The picture second from the left shows two small boys will braces and crutches. I learned to walk with crutches and braces just like those at the age of two. I have my crutches and show them when I speak to local schools and church.

Pictures of campers

Pictures of campers

So reunion here I come. In Minnesota fall leaves are changing to golden yellow, fire red, and tangerine orange. The prettiest time of the year to take a drive. I will enjoy watching the harvest along the way and I will definitely enjoy seeing people that I may have spent time years ago.

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Goals and their importance

Goals and their importance

 

Happy New Year to you all.  It is New Year’s Eve day and I find it hard to believe that yet another year has so quickly gone by.  It absolutely is true, the older we get the faster time goes. As a child birthdays never came fast enough. Christmas always seems so far away. And now all we want to do is slow our time down.  We want to spend more time doing all the things we love to do.

It is also a time when we reflect on our last year.  Did we get to visit all the people we wanted? Did we do all the good we could for as many as we could?  When time slips away so quickly you should all take a very close look at how your life went for the year.  Was it all you really wanted it to be? Did you travel where you wanted to? Did you lose the weight you thought you should? The list could go on forever.

I always set goals.  Each day has the same number of hours in it and I will try to make every one of them count.  As I am taking more time each day to do things I really want to make sure that what I am doing is exactly what I intent to do for that day. A very important “Goal” is set in place at this time.  By 2018, I pray that Rotary will achieve its goal of eradicating Polio from the face of the earth.  I am a 1948 polio survivor and for the past 2 and a half years I have been sharing my story with churches, local Rotary Clubs thanking them for all they are doing and visiting schools to share my story about not treating someone who is different – differently.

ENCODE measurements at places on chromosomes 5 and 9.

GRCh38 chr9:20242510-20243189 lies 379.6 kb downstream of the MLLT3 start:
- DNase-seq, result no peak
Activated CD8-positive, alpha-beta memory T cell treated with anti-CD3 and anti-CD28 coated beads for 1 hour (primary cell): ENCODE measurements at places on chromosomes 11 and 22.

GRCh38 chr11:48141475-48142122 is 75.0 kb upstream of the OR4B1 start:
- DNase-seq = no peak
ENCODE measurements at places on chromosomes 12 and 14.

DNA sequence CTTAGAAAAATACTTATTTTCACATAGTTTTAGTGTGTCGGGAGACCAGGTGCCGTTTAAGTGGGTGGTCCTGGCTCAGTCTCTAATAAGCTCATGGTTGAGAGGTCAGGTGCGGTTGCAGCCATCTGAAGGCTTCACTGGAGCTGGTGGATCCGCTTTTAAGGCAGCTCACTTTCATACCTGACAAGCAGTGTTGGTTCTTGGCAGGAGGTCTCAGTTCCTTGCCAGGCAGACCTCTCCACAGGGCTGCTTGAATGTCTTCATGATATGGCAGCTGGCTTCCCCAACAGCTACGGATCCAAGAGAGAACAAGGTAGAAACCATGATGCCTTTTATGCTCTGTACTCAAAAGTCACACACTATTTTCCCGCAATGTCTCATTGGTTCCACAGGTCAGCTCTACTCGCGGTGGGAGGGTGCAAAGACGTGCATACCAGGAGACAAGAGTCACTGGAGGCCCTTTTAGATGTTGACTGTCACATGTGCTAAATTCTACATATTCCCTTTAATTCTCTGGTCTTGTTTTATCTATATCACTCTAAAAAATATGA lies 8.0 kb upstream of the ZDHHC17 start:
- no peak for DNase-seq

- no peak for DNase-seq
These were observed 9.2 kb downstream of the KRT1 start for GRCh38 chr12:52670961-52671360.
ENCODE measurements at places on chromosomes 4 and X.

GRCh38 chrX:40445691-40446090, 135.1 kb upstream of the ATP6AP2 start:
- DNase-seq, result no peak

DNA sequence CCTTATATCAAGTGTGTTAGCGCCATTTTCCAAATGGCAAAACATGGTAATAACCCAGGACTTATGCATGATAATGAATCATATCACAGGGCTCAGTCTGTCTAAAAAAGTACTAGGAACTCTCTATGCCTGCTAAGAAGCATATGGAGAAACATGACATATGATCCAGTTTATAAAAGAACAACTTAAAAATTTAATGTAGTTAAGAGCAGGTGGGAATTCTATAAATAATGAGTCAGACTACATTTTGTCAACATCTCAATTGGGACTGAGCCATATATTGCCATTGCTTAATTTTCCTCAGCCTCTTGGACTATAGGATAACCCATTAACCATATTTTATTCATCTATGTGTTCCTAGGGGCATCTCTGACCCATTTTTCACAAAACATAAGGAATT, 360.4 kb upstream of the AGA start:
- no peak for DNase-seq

polio, crutches, all the steps,

I am not alone is this effort.  Since 1985, Rotary has been working with our global polio eradication partners WHO (World Health Organization) Unicef and CDC (Center of Disease Control). All are strengthening their efforts and are placing the greatest demands on Nigeria to finish the job. Rotary Clubs from around the world are all working together.  There have been four free health camps organized in Pakistan this year.  Rotary Club District 3271 of Karachi Sea View have been training mothers to welcome the Polio teams to give the vaccine to their children.